by Steve C. Craig
From left to right, the car’s bumper stickers read: “Hatred is Not a Family Value,” “Celebrate Diversity” (in rainbow colors), and “Obama-Biden.”
Collectively, these refreshed my growing fear that I should soon “celebrate” certain lifestyle choices or suffer the consequences. There was once another option, but memory of it is fading rapidly like an image in my rear view mirror.
Both the imperative tone and intolerance of the bumper messages are troubling; as is the shallow and muddled thinking behind them. A polite “no thank you” is now an unacceptable response to the colorful and demanding “celebrate.” It is time we rediscovered the validity of conscientious objection.
Conscientious objection is objection to an act, not a person. Equating conscientious objection with bigotry is unkind and a particularly egregious kind of ignorance. And restricting and penalizing the exercise of religiously-informed civil rights is simply wrong—though in modern parlance it is “evolved” behavior.
Two examples might help.
First, most would agree that a manufacturer of forceps has the right not to sell her product to an abortion clinic, due to a conscientious objection to dismemberment.
Forceps play a direct and key role in late-term abortion, an act many Americans consider immoral. This act is the basis of the forceps maker’s objection; not the sex, race, or sexual orientation of the clinic’s staffers, customers or victims. The objection concerns the act, and the same is true for any vendor or employer who would refuse to enable an abortion.
Returning to “celebrate,” consider cakes or photographs at gay weddings. Gay weddings are also acts, not people. The difference is real, although in some circles conflating acts and people produces the ugly charge of bigot against those who would avoid celebrating.
Like forceps, these cakes and photos play a material role in an act many find immoral. Their materiality is confirmed by the importance assigned them by both sides of a very intense debate, one that recently played out in Indiana over a religious freedom law.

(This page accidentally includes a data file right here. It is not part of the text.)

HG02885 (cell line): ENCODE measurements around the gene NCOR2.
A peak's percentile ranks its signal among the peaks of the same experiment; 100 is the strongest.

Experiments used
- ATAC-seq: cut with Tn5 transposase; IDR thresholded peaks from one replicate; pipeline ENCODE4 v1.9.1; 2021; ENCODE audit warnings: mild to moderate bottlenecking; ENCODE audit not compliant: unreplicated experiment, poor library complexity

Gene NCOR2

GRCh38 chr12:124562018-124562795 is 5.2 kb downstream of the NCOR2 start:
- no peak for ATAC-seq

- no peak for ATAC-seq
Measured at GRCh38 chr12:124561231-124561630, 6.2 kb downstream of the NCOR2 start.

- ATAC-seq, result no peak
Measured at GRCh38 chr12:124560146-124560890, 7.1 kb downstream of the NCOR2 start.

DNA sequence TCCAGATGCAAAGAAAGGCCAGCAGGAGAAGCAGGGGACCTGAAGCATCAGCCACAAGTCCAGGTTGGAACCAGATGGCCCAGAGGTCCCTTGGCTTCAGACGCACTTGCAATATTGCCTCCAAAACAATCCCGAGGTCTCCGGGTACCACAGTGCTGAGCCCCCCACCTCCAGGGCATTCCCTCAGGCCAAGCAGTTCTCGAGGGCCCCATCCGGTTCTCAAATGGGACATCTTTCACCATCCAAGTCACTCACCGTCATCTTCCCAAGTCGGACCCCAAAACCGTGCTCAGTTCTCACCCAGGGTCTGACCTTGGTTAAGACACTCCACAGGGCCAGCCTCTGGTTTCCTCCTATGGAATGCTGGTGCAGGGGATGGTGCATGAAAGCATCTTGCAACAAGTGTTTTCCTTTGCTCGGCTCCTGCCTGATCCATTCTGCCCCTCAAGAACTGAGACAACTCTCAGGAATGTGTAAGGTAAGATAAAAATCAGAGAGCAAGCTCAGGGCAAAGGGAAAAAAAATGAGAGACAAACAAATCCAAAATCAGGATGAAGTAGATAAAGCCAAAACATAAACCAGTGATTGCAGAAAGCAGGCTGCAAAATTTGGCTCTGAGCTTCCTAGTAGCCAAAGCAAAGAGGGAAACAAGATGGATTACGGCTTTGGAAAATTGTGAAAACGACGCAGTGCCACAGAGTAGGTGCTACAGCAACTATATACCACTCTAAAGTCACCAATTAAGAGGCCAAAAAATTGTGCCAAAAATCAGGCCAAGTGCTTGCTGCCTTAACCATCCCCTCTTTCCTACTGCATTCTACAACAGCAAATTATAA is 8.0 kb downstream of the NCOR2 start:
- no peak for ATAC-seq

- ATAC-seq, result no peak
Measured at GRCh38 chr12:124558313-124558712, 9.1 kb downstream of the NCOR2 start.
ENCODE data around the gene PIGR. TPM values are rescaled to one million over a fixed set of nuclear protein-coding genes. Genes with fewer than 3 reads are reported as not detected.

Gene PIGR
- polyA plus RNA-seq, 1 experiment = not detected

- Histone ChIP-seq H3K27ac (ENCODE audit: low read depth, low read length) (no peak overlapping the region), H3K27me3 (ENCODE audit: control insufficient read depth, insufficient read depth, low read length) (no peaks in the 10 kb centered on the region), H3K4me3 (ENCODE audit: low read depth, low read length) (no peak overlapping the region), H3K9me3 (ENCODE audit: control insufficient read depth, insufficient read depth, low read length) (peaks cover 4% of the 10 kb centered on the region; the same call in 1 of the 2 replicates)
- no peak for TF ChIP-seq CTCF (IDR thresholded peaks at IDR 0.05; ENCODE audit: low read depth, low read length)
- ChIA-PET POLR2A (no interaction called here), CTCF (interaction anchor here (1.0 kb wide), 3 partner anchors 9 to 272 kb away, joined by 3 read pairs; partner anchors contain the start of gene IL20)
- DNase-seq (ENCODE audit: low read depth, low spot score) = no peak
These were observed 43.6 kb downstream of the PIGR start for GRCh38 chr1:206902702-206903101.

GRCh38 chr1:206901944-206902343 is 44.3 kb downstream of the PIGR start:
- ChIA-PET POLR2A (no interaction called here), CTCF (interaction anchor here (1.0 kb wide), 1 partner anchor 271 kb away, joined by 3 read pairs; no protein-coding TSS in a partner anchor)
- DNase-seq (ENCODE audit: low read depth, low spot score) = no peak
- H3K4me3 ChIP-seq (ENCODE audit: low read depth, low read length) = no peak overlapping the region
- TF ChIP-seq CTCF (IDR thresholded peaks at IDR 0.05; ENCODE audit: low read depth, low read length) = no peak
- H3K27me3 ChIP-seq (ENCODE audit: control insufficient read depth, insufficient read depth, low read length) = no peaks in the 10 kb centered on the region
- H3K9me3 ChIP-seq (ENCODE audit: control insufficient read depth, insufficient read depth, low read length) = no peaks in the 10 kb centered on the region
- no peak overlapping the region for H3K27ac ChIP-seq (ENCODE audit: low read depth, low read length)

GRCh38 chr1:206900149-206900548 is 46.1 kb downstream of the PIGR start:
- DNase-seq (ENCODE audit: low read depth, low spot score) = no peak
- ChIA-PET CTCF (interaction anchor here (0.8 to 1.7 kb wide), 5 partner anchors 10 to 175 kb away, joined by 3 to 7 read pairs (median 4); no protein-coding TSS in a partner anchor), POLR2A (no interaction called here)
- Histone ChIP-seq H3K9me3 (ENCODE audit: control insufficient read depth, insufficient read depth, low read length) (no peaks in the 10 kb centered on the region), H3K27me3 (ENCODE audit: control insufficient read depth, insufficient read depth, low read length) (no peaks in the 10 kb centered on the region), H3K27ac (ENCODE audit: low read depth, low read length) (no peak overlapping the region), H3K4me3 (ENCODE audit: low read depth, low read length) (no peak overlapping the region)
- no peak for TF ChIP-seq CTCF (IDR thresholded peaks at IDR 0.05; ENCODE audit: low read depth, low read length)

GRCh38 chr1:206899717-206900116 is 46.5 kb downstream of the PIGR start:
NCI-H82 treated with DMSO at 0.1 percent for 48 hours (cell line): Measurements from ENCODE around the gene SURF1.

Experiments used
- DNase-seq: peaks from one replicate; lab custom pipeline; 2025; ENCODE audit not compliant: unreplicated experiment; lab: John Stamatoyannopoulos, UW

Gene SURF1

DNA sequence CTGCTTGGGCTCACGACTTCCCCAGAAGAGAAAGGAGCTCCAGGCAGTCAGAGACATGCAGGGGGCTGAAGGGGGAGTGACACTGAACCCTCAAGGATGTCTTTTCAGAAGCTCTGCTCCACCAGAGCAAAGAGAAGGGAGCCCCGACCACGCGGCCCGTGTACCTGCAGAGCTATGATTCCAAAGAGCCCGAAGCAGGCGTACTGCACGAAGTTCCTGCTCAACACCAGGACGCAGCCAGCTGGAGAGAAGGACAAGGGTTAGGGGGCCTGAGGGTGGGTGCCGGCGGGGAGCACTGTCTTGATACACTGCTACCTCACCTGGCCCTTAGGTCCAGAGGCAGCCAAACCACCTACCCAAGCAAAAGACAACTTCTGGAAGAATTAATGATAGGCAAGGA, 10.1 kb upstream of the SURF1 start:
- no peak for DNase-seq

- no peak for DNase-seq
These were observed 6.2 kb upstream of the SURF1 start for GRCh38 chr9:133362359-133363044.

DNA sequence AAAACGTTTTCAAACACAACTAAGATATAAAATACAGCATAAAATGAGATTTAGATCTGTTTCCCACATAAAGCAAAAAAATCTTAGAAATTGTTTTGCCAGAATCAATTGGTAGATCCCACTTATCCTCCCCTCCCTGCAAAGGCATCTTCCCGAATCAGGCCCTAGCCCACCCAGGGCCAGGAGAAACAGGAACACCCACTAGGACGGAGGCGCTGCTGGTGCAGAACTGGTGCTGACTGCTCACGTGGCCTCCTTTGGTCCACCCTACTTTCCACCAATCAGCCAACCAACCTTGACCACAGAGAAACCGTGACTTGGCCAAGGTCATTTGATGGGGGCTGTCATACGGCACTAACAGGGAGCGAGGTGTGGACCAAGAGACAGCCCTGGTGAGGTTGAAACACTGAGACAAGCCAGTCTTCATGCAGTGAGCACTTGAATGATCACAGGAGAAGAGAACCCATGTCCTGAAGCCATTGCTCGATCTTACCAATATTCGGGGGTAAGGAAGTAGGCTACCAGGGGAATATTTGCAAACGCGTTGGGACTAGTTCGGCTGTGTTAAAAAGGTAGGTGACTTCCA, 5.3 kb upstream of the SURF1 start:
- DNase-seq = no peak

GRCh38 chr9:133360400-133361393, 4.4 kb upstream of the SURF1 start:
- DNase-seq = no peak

However, even though religiously-informed bakers and photographers object to material cooperation in gay weddings, their doors are open to homosexuals for the purchase of regular cakes and every day photographs. This is important. It tells us that participation in the act of gay marriage is found unconscionable, but not the customers themselves.
Bigotry, on the other hand, is comprehensive, more proactive, much more personal and far less nuanced—lynching being an extreme, but crystallizing example.
Yet it is the unjust charge of bigotry that is masking the broad daylight theft of the right to conscientious objection. Many are confused and this confusion results directly from a media-induced failure to think, loud and hysterical demagoguery, and an aggressive and unprincipled quest by some to have their sexual choices celebrated and publicly validated, though this is not a right.
Out of guilt and fear citizens have succumbed to a widely promoted fiction that wedding cakes and photos are a homosexual civil rights issue; that this is Selma all over again; and that discrimination against homosexual persons across numerous goods and services is a big problem, leading to disenfranchisement, segregation, exploitation, and violence. It is not, and to assert that it is makes light of Selma.
Homosexuals have equal access to goods and services, cakes and photos, in all but one scenario: an act in which some religious people would prefer not to participate. If Selma’s biggest problem were that a few black residents could get cake all of the time from most bakers but only 95 percent of the time from the rest, Selma’s movies would have been much better attended than Selma’s marches.
The conscientious objection of the forceps manufacturer to their use in abortions is not a civil rights issue for women as such, because that manufacturer provides equipment for women for all other purposes, and because other manufacturers, who do not have the same objection, can supply what is need to protect the right to abortion.
In a similar way, the conscientious objections of the baker and photographer concerning gay weddings are not civil rights issues for homosexuals, because those vendors sell to homosexuals the rest of the time, and because other businesses can meet the demand.
The one, very predictable exception in either case concerns an objection to a particular action, not to person. We should all be intelligent, stable, and mature enough to understand this.
These questions have nothing to do with sexism or bigotry and should be resolved consistently in favor of the right to conscientious objection. Everyone should have the right not to be forced into material cooperation with an act they find immoral.